Creating a Terrorism Management Programme

terrorism management world map

A crisis management programme provides a framework for an organisation to protect the safety and security of its personnel as well as its assets and information. An integral part of this programme is terrorism management which typically includes a set of strategies, policies, and procedures aimed at preventing, detecting, and responding to terrorist threats.

The cyclical crisis management process starts with a risk assessment to identify potential threats and vulnerabilities to an organisation’s personnel, customers, physical assets and information. Risks can be prioritised by analysing for likelihood and impact. Risks can range from threats to electronic data that focus on the economic assets of an organisation through to marauding weapons or bomb attacks which focus on the human assets of an organisation. In many organisations based in the United Kingdom, a risk assessment may well rate the likelihood of terrorist actions to be low as it would be perceived to be a rare occurrence, but the impact can be extremely high as shown by the Manchester Arena bombing which killed 23 people and injured over 1000. In addition to bombs, terrorist actions can be physical attacks, such as the stabbing of MP David Amess in 2021. Cyber-attacks may still be part of a terrorist strategy either to fund terrorism through ransom demands or to directly disrupt the dealing of an organisation.


Non-physical threats, such as cyber-attacks are seen as much more likely with 43% of organisational leaders expecting a cyber-attacks within the next 2 years according to the 2023 Global Cybersecurity Outlook report

– World Economic Forum. (2023). Global Cybersecurity Outlook

Given the array of terrorist threats they should be assessed and mitigated against in the same way as any other danger and, thus, are an integral part of any security and risk management programme. A key difference in threats from terrorist actors is that the likelihood may vary considerably depending on the threat level at any one time. A declining threat from one terrorist group may be countered by a rising threat from another. For example, Home Office data shows a rise in the numbers of arrests in the UK for terrorist offences from those with an extreme right wing ideology rising from approximately 3% in 2014 to 26% by 2022 whilst the threat from Islamist terrorists was declining.[1] The risk assessment can then be used to develop the policies and procedures that outline the organization’s security requirements, protocols, and response plans that incorporate terrorism prevention and response measures.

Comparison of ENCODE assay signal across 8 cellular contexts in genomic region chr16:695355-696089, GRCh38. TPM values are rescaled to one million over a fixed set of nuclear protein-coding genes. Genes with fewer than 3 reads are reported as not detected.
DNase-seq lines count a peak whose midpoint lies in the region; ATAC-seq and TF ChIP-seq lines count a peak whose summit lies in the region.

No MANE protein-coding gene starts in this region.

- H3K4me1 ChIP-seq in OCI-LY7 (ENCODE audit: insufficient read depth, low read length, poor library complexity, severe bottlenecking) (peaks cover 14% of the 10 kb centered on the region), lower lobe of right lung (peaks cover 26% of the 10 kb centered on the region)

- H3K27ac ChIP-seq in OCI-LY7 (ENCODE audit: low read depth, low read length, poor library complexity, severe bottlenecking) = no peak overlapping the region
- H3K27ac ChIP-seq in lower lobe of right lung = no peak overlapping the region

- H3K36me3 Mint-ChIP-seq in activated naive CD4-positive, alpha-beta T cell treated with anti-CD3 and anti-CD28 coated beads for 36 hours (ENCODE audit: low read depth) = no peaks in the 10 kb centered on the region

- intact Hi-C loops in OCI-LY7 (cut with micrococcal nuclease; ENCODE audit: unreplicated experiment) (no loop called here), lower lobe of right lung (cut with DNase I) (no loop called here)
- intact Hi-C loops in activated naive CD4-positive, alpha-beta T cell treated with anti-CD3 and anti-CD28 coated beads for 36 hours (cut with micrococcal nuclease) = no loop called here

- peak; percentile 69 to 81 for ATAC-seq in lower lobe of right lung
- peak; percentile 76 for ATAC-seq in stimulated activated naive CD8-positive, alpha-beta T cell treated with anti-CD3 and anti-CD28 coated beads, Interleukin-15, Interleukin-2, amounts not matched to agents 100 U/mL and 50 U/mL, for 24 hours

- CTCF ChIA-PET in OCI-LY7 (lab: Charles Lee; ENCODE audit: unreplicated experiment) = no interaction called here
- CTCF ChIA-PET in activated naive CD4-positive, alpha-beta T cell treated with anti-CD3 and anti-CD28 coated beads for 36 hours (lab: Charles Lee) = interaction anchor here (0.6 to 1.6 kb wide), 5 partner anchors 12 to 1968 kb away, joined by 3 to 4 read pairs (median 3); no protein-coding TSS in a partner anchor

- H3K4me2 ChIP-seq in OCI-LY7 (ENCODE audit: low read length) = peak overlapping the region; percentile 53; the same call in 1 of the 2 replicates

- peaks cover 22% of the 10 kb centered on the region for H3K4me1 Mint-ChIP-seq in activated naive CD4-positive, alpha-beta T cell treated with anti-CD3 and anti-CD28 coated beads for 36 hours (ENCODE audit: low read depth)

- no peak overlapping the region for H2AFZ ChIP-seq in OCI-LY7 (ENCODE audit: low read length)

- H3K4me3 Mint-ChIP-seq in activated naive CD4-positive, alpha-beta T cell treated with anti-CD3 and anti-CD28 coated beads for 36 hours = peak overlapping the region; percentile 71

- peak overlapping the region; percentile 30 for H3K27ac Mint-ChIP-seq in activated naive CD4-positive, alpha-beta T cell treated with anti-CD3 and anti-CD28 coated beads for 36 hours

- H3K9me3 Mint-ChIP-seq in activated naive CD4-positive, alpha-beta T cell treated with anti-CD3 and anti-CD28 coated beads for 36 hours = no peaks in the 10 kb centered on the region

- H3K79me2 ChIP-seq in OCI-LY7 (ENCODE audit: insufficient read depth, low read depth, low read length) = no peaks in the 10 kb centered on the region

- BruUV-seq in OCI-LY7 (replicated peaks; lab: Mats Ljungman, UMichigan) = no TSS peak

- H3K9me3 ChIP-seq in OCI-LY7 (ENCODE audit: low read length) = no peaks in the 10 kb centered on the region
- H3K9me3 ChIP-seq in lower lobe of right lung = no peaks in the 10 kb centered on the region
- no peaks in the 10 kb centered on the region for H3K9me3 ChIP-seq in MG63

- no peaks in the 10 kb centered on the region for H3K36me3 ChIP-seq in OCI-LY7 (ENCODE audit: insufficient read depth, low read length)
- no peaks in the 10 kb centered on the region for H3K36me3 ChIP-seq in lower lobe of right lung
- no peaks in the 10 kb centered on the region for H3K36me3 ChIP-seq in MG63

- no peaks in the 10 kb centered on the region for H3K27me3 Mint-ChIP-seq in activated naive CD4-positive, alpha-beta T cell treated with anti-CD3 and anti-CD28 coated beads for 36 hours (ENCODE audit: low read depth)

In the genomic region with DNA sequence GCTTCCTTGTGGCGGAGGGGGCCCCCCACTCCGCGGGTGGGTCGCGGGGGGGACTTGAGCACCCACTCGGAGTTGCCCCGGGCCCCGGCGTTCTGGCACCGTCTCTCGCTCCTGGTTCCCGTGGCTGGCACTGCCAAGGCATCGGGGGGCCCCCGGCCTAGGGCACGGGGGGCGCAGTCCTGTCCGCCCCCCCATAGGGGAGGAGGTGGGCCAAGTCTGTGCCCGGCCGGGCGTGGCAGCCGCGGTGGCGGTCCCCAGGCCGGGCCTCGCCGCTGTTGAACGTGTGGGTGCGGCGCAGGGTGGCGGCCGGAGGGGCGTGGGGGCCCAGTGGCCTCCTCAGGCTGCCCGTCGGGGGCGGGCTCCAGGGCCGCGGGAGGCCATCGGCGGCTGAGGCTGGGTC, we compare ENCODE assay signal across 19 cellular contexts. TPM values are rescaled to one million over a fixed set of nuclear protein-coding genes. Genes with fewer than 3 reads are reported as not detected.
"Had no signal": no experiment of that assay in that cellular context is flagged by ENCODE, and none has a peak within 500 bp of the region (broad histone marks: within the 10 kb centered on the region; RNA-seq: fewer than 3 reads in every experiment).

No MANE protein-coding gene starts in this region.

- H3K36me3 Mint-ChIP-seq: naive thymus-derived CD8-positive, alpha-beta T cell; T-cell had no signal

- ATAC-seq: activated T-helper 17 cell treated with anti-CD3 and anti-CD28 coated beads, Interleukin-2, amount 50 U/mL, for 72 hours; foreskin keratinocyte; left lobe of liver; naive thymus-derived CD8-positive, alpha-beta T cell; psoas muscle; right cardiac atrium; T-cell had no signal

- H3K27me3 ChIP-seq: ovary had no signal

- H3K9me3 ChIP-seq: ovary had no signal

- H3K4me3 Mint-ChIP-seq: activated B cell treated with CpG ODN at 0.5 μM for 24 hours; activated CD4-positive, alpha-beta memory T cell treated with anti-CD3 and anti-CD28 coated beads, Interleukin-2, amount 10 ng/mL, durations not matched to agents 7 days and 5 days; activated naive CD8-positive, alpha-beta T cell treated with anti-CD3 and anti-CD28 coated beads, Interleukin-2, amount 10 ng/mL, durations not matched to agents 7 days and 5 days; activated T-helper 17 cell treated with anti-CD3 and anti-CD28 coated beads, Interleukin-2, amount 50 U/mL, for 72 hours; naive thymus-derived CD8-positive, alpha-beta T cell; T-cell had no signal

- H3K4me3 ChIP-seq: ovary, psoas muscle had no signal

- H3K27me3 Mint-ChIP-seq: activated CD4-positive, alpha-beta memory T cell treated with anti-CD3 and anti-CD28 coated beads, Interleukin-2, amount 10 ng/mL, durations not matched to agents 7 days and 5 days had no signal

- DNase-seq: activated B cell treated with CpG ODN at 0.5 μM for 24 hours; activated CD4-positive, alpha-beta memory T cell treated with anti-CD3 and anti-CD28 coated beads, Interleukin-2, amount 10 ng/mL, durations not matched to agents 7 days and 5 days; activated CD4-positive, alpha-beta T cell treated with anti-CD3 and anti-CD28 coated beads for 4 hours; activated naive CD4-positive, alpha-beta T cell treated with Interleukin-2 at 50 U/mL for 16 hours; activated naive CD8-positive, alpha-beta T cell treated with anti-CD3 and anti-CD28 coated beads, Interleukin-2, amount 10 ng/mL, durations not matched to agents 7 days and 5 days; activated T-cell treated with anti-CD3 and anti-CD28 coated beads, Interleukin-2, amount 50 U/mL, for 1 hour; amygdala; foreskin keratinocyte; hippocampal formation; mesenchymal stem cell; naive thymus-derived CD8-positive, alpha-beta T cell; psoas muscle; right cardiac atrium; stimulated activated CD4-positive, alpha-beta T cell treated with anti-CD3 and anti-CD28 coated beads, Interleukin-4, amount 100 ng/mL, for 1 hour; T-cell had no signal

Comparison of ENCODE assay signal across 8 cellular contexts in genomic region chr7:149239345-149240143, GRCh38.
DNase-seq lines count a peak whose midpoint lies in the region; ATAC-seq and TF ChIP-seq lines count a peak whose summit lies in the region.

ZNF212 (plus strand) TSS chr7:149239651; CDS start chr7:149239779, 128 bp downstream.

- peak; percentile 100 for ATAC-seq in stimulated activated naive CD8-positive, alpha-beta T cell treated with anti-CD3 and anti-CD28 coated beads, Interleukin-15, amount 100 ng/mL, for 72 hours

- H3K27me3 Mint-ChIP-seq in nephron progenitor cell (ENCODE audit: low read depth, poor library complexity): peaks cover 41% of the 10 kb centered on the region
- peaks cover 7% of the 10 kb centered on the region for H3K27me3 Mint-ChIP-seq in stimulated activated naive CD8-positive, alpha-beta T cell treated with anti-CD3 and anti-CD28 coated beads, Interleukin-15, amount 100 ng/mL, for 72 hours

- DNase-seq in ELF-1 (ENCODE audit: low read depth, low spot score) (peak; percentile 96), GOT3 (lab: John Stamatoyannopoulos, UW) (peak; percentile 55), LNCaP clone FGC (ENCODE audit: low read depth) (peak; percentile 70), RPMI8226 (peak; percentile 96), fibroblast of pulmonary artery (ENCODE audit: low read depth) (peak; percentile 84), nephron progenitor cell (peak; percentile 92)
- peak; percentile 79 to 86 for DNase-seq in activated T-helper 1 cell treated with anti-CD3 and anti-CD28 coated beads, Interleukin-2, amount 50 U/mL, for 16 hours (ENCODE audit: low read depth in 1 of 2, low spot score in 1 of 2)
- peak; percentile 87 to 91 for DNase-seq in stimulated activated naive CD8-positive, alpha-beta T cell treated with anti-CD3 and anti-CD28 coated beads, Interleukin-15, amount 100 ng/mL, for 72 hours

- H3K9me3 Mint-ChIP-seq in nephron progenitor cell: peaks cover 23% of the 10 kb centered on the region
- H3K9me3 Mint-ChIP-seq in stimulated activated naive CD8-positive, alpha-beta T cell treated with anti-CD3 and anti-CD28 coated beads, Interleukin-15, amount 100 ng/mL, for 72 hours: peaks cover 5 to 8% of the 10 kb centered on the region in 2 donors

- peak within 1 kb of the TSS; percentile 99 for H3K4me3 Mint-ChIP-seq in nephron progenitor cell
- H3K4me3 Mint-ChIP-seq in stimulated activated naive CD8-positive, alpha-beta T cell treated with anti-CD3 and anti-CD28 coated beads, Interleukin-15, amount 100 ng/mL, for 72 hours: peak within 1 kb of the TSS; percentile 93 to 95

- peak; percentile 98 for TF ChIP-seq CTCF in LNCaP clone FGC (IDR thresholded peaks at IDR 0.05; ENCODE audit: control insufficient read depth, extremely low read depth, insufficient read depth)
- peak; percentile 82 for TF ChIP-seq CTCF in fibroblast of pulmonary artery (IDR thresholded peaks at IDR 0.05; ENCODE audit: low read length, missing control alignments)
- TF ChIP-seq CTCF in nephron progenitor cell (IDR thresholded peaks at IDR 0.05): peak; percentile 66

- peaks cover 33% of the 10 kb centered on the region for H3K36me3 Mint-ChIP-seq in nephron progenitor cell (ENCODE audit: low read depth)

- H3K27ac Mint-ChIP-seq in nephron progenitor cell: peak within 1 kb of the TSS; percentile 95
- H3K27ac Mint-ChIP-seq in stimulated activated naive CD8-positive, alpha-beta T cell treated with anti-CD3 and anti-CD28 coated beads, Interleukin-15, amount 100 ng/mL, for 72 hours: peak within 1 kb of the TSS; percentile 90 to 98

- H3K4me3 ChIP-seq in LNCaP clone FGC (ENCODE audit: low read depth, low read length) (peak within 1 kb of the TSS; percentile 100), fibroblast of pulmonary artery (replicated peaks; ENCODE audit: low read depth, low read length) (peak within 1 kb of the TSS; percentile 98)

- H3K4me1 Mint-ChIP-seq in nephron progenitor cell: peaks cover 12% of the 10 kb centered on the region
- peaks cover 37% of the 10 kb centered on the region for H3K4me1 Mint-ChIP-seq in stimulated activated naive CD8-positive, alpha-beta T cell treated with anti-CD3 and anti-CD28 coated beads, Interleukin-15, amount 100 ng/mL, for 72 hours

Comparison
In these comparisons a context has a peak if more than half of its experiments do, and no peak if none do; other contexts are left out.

The threat level to the UK from terrorism is set by the Joint Terrorism Analysis Centre which is based within MI5 and comprises representatives from 16 government departments and agencies. It sets threat levels and issues warnings relating to terrorism both in the UK and overseas. The current threat levels are published on the MI5 website and are currently showing as “Substantial” to England, Scotland and Wales with the threat to Northern Ireland from Northern Ireland related terrorism recently raised to “Severe”. For organisations operating in an international context, the Foreign and Commonwealth Office provides information on terrorist threats abroad in its country-specific travel advice. All risk assessments must, therefore, utilise this external information in order to properly quantify the likelihood of particular types of risk occurring at a given point in time. If these sources of risk-assessment data are sufficiently acknowledged then other stakeholders involved in the process will have better situational awareness and will ascertain risk levels more accurately.